Once the surgery is complete, your vet will bandage the wound and once you get the green light, you will be able to take your pup home to relax.
Recovery Instructions After TTA Surgery
Your dog's rehabilitation after their surgery may take several months and it's imperative to follow the post-operative care instructions your vet gives you carefully. Your vet will prescribe a course of antibiotics and painkillers at the time your dog is sent home after their surgery. If your dog has a habit of licking their wound they may also need to wear an Elizabethan collar while the incision site heals.
You will need to visit your vet during the first couple of weeks following your dog's surgery so they can check in on the recovery process, as well as remove any sutures.
It's imperative to your dog's recovery that you restrict their activity and movements, limiting it to toiletry purposes only. You must keep them on a leash to prevent any running, stair climbing, and jumping. When they are off of their leash you must keep your pup in a small room or pen to prevent these movements. After several weeks have passed you may gradually increase your dog's activity and movement.
After approximately 6 to 8 weeks have gone by since your pooch's procedure you will have a follow-up appointment with your veterinarian. At this visit, your vet will monitor the function of your dog's leg, take X-rays to assess the healing of the cut bone and provide you with advice about increasing your dog's daily activity. Additional tests and evaluations may be recommended based on your dog's case.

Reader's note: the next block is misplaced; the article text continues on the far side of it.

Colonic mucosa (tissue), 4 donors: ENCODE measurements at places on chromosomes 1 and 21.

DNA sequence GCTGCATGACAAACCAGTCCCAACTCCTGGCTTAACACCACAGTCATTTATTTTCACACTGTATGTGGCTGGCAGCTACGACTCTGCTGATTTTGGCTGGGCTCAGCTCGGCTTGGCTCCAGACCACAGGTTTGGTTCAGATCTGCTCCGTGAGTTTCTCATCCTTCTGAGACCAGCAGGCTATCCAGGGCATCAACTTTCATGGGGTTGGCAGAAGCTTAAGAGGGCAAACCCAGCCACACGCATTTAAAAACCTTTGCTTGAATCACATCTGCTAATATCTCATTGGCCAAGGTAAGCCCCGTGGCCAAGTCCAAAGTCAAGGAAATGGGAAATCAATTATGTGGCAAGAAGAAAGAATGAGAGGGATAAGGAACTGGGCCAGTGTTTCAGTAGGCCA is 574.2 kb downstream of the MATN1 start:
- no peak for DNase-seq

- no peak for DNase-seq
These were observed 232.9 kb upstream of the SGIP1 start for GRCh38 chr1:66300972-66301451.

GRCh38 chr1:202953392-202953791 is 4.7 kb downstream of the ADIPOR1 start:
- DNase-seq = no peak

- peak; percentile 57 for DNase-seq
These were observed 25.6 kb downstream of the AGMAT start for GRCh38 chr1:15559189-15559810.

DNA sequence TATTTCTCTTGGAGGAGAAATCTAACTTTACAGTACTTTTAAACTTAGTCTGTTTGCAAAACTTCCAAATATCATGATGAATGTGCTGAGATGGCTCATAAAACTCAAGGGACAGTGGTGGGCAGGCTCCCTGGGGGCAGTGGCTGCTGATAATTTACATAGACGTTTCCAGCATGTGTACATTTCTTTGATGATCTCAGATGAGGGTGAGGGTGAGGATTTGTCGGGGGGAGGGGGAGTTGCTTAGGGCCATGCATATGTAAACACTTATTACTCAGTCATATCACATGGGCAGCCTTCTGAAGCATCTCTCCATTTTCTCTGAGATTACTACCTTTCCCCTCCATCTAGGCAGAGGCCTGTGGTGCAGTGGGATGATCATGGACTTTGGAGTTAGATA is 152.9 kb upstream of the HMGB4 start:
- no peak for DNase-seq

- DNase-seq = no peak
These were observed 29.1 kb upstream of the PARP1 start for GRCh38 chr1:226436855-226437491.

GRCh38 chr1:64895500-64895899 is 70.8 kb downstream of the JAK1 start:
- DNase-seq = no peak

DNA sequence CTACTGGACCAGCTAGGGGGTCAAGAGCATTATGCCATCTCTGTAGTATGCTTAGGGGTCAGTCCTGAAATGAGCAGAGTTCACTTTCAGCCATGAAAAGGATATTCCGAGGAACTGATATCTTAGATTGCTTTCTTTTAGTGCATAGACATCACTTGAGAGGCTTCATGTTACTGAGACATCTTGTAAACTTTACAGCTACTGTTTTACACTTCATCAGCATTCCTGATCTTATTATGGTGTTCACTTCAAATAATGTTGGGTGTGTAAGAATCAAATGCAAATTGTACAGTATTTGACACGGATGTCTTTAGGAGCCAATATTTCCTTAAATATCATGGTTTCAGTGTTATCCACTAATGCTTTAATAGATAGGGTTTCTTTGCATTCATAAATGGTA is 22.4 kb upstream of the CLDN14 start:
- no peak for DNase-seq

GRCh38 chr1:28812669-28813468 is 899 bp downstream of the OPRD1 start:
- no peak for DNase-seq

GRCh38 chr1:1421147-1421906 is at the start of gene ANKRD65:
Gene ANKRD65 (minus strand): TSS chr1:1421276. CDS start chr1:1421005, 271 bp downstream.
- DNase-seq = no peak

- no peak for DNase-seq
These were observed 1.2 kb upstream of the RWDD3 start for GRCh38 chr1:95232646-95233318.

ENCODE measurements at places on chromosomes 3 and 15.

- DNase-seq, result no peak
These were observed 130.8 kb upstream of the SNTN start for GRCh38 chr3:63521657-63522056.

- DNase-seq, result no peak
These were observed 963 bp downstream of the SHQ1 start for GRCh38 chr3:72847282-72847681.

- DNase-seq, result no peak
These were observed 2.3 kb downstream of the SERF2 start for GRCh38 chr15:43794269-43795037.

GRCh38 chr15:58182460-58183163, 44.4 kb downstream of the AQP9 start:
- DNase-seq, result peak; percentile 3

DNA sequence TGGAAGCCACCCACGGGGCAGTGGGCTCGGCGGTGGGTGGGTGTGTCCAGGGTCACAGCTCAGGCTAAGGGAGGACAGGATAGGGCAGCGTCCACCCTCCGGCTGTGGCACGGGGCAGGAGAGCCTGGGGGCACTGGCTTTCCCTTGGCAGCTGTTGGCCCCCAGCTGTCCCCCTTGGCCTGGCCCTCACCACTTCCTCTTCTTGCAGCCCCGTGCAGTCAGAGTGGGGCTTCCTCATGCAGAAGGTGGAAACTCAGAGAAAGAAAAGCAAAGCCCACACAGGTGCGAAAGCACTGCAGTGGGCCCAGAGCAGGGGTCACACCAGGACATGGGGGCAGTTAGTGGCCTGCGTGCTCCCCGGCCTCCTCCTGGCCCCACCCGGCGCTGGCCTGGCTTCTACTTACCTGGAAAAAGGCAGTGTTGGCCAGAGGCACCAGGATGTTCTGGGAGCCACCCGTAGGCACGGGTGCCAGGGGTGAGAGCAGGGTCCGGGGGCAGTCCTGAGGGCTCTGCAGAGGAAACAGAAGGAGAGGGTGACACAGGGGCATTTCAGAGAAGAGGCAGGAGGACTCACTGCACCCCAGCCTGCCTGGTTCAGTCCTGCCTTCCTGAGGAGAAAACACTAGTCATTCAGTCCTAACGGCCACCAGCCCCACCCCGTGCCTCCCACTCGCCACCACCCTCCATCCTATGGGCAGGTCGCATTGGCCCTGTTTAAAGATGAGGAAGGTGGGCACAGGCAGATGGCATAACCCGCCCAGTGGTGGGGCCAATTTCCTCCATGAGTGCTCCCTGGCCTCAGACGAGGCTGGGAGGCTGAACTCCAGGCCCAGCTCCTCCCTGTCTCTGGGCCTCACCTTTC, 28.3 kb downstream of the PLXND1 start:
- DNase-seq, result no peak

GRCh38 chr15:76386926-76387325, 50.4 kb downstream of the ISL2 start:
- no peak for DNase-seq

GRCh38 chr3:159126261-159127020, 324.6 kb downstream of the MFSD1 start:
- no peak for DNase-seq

What are the typical benefits of dog TTA surgery?
There are a handful of benefits for dogs that have their torn CCL treated with TTA surgery including:
- Increased range of motion in the knee
- Faster healing time than with some other surgeries used to treat CCL tears
- 90% surgery success rate
- Dogs can return to their normal activities quicker
What are the risks associated with TTA surgery for dogs?
While the success rate is high and most dogs go on to make a smooth and complete recovery there are several complications associated with TTA surgery including:
- Loosening implants
Another possible complication occurs in a very small percentage of dogs that have undergone TTA surgery without having injured cartilage, where they later go on to tear their CCL and require a second surgical procedure to have the torn cartilage removed.
What does dog TTA surgery cost?
As with many other veterinary care services, the costs will vary from clinic to clinic and from pet to pet. This is because several different factors contribute to the final cost.
This can be the location of the clinic and the expertise of the practitioner as well as the type of equipment used. The age and species of your pet, along with the complexity of the procedure, also play a role in the final amount that you will pay.
Please speak with your vet to discuss the estimate of the cost for your pet and a breakdown of the bill.
Note: The advice provided in this post is intended for informational purposes and does not constitute medical advice regarding pets. For an accurate diagnosis of your pet's condition, please make an appointment with your vet.